Skip to content

Recognize returning customers to grow trust and sales

Posted by Meg Bernazzani on February 19, 2019

How you manage each potential customers’ experience with your dealership is critical to closing the sale

Customers in the market for a car don’t just follow a straight line from wanting to buying. They shift between on and offline resources an estimated four times, but it’s the dealership that almost always closes with an average of 2.4 visits per sale. It’s clear: how you respond to repeat visitors clearly matters.

Customers want to be remembered

Customers don’t like to repeat themselves. Whether it’s online or in person, 81% of customers will share relevant information about themselves in exchange for personalized help.

If they viewed a particular model last time, keep the details and be ready to answer questions. If finance was explored, have the latest calculations ready to display. Getting right to the point saves customers time and makes them feel valued, making them more likely to stay and buy.

Train showroom staff, not just the marketers, to manage data

Customers value personalized interactions and that means more than just dealing with the same sales executive. When you advertise online, through Google Ads or Facebook, for example, there are tools to help you create customer segments so you can target them by their interests and online behavior, and re-market to them when they leave without buying.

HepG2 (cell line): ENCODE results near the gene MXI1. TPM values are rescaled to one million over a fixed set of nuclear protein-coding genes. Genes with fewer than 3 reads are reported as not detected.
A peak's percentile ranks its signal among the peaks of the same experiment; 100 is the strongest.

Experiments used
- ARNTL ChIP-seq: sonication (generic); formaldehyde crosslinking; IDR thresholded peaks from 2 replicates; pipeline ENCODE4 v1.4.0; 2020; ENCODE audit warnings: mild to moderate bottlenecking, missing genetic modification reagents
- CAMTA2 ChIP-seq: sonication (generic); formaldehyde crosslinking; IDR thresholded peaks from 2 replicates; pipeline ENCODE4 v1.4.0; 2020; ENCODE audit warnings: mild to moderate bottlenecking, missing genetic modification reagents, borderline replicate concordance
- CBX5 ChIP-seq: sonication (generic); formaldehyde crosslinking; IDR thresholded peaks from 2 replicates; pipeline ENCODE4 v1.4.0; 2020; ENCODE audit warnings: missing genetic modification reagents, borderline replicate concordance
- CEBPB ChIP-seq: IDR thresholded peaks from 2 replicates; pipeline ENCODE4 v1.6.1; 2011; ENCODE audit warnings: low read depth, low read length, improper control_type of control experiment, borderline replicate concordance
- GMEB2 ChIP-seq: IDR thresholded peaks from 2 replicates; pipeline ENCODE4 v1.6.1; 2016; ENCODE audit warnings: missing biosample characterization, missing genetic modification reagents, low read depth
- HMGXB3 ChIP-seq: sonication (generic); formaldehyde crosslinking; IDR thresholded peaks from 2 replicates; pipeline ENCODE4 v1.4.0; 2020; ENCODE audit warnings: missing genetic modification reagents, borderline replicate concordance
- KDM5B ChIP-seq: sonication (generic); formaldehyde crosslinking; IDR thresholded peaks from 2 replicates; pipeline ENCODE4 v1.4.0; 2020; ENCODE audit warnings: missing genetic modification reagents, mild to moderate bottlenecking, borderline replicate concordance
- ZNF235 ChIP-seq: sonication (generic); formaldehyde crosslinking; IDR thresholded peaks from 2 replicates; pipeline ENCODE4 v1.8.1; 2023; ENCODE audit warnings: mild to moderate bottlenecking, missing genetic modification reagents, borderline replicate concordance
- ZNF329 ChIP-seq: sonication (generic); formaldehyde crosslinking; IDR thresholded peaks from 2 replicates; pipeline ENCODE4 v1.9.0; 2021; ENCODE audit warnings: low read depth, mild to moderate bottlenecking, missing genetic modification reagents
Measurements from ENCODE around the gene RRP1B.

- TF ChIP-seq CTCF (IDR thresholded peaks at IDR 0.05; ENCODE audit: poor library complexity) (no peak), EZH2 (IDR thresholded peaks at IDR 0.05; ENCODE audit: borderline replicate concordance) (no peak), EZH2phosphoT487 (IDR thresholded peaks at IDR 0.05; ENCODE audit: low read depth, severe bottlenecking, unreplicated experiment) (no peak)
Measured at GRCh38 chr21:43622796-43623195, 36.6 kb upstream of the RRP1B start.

In person, staff need to be trained to have conversations that help create a detailed customer picture, as well as convert returning customers. Sales staff might inquire about favorite leisure activities, for example. A family shuttling from one soccer practice to the next will have very different needs from fans of kayaking. Making a note of this to show returning customers appropriate models is time-saving and says, ‘this dealership understands my needs.’

Software manages data, but good habits make the most of it

There is a lot of software on the market to help you manage your customer’s information, and the version you choose depends on the size of your customer base and how active you are on and offline. On its own, software is good at managing the activity happening on email, or in display ads, or social media, but can struggle to link what happens online with activity on the lot.

Storing data in the right place, keeping it up to date or simply sticking to an agreed set of rules when inputting it all helps you match up your customer activity and make better sales suggestions as a result.

Customers travel all over the place—on and offline—when considering buying something as significant as a car. When they visit again, and again, you need to be ready to greet them like an old friend.

Topics: data, sales